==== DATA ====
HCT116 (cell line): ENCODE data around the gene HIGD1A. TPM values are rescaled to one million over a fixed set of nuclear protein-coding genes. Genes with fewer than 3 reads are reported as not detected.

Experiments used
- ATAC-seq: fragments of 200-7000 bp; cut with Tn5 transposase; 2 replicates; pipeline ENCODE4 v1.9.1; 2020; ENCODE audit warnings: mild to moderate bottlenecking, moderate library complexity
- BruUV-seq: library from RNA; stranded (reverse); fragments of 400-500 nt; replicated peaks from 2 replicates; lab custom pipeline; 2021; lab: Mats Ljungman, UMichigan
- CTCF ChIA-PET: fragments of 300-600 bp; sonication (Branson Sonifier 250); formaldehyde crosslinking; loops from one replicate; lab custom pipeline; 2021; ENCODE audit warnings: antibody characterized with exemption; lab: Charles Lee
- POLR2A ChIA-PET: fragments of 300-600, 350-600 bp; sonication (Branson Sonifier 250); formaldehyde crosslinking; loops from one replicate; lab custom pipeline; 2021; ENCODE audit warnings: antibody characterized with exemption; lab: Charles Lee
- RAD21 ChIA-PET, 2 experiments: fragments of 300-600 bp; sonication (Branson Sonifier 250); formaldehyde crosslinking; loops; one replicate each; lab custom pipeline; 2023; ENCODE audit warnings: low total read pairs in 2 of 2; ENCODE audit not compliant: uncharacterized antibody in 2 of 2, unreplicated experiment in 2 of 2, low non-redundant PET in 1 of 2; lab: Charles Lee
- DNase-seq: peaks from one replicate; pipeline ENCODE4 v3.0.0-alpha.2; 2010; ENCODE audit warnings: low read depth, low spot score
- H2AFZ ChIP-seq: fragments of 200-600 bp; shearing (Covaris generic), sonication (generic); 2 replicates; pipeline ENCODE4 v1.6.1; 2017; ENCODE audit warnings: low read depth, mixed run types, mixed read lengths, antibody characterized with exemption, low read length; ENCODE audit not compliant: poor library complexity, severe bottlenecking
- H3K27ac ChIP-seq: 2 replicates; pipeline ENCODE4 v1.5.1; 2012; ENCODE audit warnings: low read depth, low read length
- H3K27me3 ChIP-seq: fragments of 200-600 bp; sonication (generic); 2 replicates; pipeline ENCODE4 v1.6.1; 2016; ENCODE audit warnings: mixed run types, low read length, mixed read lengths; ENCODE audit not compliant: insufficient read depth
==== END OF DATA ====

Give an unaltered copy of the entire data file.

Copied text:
HCT116 (cell line): ENCODE data around the gene HIGD1A. TPM values are rescaled to one million over a fixed set of nuclear protein-coding genes. Genes with fewer than 3 reads are reported as not detected.

Experiments used
- ATAC-seq: fragments of 200-7000 bp; cut with Tn5 transposase; 2 replicates; pipeline ENCODE4 v1.9.1; 2020; ENCODE audit warnings: mild to moderate bottlenecking, moderate library complexity
- BruUV-seq: library from RNA; stranded (reverse); fragments of 400-500 nt; replicated peaks from 2 replicates; lab custom pipeline; 2021; lab: Mats Ljungman, UMichigan
- CTCF ChIA-PET: fragments of 300-600 bp; sonication (Branson Sonifier 250); formaldehyde crosslinking; loops from one replicate; lab custom pipeline; 2021; ENCODE audit warnings: antibody characterized with exemption; lab: Charles Lee
- POLR2A ChIA-PET: fragments of 300-600, 350-600 bp; sonication (Branson Sonifier 250); formaldehyde crosslinking; loops from one replicate; lab custom pipeline; 2021; ENCODE audit warnings: antibody characterized with exemption; lab: Charles Lee
- RAD21 ChIA-PET, 2 experiments: fragments of 300-600 bp; sonication (Branson Sonifier 250); formaldehyde crosslinking; loops; one replicate each; lab custom pipeline; 2023; ENCODE audit warnings: low total read pairs in 2 of 2; ENCODE audit not compliant: uncharacterized antibody in 2 of 2, unreplicated experiment in 2 of 2, low non-redundant PET in 1 of 2; lab: Charles Lee
- DNase-seq: peaks from one replicate; pipeline ENCODE4 v3.0.0-alpha.2; 2010; ENCODE audit warnings: low read depth, low spot score
- H2AFZ ChIP-seq: fragments of 200-600 bp; shearing (Covaris generic), sonication (generic); 2 replicates; pipeline ENCODE4 v1.6.1; 2017; ENCODE audit warnings: low read depth, mixed run types, mixed read lengths, antibody characterized with exemption, low read length; ENCODE audit not compliant: poor library complexity, severe bottlenecking
- H3K27ac ChIP-seq: 2 replicates; pipeline ENCODE4 v1.5.1; 2012; ENCODE audit warnings: low read depth, low read length
- H3K27me3 ChIP-seq: fragments of 200-600 bp; sonication (generic); 2 replicates; pipeline ENCODE4 v1.6.1; 2016; ENCODE audit warnings: mixed run types, low read length, mixed read lengths; ENCODE audit not compliant: insufficient read depth